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Reflecting on the role of PET and BioNews

25 March 2008
By Professor Marcus Pembrey
Chair, Progress Educational Trust
Appeared in BioNews 450
We publish BioNews issue 450 as the new UK Human Fertilisation and Embryology Bill heads from the Lords to the House of Commons. A lot has happened in the fields of human genetics, assisted reproduction and embryo research since BioNews 400, including the rejuvenation of PET! A year on, we have our full complement of staff. PET's Director Sarah Norcross and Communications Officer Sandy Starr are in the thick of it, having run two influential debates already this year, with two more due to take place by the end of May. As always, BioNews has brought you the relevant news and comment each week. Editors Dr Jess Buxton and Dr Kirsty Horsey and the BioNews volunteers they guide are doing a great job, and it is a pleasure to report the successful launch of BioNews internships this year in association with University College London. Continuing the educational theme, Ailsa Stevens is writing the schools' science packs for the Jeans for Genes appeal and booklets for the Galton Institute.

As some UK leaders of the Roman Catholic faith use their Easter message to criticise the new Human Fertilisation and Embryology Bill as a 'monstrous attack on human rights, human dignity and human life', it is worth remembering that 2008 is the 30th anniversary of the birth of Louise Brown, the world's first baby born afterIVF thanks to the pioneering research of Britain's Bob Edwards and the late Patrick Steptoe. IVF has brought joy to millions of couples challenged by sub-fertility and, in the last18 years through PGD, the restoration of reproductive confidence to families threatened by genetic disease. This is not, of course, to say there are no sensitive issues to debate in the new Bill. Many of these have been highlighted in reports and commentaries in BioNews over the last few years leading up to the new Bill.

So what is the role of PET and BioNews in all this? It is primarily to inform these debates and others that arise in the fields of human genetics, reproduction and stem cell research. People are entitled to their own personal beliefs, but not entitled to their own personal facts. Life does not begin at conception - livingness per se sails through from the previous generation in the form of that fully functioning cell, the ovum. We all have direct cellular continuity with the origin(s) of life on this planet. Your life as opposed to someone else's life is a different concept that relates to personhood, the origins of which are indeed open to debate. DNA is not the molecule of life, as it is sometimes called - it is the molecule of hereditary difference. Individual people cannot be defined by a unique combination of their DNA and the genes it encodes, as demonstrated by identical twins - unless of course you don't regard a co-twin as an individual person.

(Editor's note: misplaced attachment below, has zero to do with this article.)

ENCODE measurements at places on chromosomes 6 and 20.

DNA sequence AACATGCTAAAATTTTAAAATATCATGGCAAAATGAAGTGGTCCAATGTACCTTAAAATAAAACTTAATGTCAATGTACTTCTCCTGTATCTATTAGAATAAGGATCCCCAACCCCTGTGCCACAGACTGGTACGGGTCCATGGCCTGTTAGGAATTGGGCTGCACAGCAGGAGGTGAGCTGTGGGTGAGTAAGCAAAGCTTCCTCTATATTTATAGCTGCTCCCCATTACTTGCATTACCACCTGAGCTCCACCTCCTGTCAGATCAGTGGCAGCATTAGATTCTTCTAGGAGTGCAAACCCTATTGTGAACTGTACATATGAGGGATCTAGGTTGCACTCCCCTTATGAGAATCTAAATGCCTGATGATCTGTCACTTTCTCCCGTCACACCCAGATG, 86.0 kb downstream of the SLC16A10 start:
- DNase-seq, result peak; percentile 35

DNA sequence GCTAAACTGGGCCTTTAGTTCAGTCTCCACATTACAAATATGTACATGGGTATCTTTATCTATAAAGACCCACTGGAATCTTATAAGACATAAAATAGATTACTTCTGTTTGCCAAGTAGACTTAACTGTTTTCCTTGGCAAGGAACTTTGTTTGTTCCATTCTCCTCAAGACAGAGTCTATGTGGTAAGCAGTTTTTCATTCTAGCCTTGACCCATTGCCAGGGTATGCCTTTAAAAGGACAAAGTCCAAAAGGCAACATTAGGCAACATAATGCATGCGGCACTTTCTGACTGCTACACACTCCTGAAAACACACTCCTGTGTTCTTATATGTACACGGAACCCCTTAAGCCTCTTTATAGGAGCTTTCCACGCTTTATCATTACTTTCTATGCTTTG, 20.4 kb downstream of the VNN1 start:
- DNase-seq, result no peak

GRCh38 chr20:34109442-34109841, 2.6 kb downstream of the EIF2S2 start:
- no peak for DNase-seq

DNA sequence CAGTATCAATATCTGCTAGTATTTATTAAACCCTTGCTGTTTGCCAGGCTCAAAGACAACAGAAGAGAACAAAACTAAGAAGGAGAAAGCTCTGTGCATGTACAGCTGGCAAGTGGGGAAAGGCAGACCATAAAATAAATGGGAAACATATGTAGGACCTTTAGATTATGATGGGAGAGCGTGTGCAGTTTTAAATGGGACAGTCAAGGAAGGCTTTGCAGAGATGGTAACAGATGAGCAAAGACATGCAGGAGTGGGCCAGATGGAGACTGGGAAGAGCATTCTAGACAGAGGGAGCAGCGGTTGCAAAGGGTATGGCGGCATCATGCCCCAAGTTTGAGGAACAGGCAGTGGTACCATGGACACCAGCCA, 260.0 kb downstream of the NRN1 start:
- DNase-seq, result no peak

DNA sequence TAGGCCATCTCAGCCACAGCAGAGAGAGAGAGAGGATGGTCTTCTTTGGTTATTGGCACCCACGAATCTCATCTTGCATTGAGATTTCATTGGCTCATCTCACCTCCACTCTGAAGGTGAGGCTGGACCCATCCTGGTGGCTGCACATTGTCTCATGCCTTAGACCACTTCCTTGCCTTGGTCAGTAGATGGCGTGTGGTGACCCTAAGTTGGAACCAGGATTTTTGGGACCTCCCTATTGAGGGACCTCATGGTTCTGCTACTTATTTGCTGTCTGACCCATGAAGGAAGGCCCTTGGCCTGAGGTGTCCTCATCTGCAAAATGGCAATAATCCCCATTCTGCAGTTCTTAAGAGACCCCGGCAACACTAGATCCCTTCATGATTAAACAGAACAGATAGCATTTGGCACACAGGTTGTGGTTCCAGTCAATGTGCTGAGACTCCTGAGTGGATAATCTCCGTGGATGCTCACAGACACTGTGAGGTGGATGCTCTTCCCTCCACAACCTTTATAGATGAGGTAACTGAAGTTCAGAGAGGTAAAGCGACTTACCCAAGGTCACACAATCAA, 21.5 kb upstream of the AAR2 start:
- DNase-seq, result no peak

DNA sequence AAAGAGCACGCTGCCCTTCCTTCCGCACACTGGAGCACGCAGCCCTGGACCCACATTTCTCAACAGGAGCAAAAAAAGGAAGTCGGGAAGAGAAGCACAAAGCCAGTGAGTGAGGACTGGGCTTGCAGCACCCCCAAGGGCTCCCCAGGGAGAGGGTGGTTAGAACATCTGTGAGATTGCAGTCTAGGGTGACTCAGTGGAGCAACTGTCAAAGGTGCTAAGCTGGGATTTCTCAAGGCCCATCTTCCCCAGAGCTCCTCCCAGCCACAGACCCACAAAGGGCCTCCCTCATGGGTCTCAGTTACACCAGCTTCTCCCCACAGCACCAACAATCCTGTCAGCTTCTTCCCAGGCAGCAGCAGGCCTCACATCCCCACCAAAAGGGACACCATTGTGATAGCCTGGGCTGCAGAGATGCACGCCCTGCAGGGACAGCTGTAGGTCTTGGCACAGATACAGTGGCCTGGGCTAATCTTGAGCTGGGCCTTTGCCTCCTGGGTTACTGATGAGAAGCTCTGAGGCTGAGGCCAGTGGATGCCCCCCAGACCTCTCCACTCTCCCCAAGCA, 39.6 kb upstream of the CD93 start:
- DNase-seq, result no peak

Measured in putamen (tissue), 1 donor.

The human genome is not the only genome within us - to stay alive we need a vast number of bacteria in our gut each with its genome. All cells of our body have many mitochondria in the cytoplasm that surrounds the nucleus. Mitochondria are tiny energy-producing structures vital to cell function that have their own DNA molecule. Evolutionarily they are enslaved primitive bacteria with their own genetic code. A type of assisted conception under development for families suffering mitochondrial diseases so as to avoid transmission of mutant mitochondrial DNA does not create a child with three parents any more than a kidney transplant creates a person with four parents! However, many scientific 'facts' are provisional and certainly there are many examples of assertions by scientists that have been proved wrong in time (the impossibility of cloning sheep, for example), but that is no reason to ignore the scientific evidence. This constitutes a crucial part of the deliberations of MPs during the passage of the new Bill. Careful regulation of research and monitoring of new treatments once introduced after clinical trials is proving the best way forward.

It is not surprising that genetics and reproduction throw up ethical tensions. They go to the heart of life, love, families, health and disease. Conflict between two basic ethical principles commonly arises. The idea of autonomy can be tricky in genetics - there is a real sense in which genes belong to the family and not just the individual. Resolution of these ethical tensions can be difficult in theory, even more so in practice. But the families threatened by genetic disease are often obliged to make a decision one way or the other and with that experience comes, in my view, some real moral authority. PET debates and BioNews will continue to provide a platform from which their views can be expressed and heard.

PET arose out of the need for informed comment and debate on assisted reproduction and genetics at the time of the first Human Fertilisation and Embryology Act over 15 years ago. As the science in these fields advanced so we extended our coverage to include stem cells, which are now pointing the way to a whole new scientific discipline of re-programmable biology that has huge implications for the treatment of disease. A thriving PET and BioNews are needed more than ever, so join the debate.


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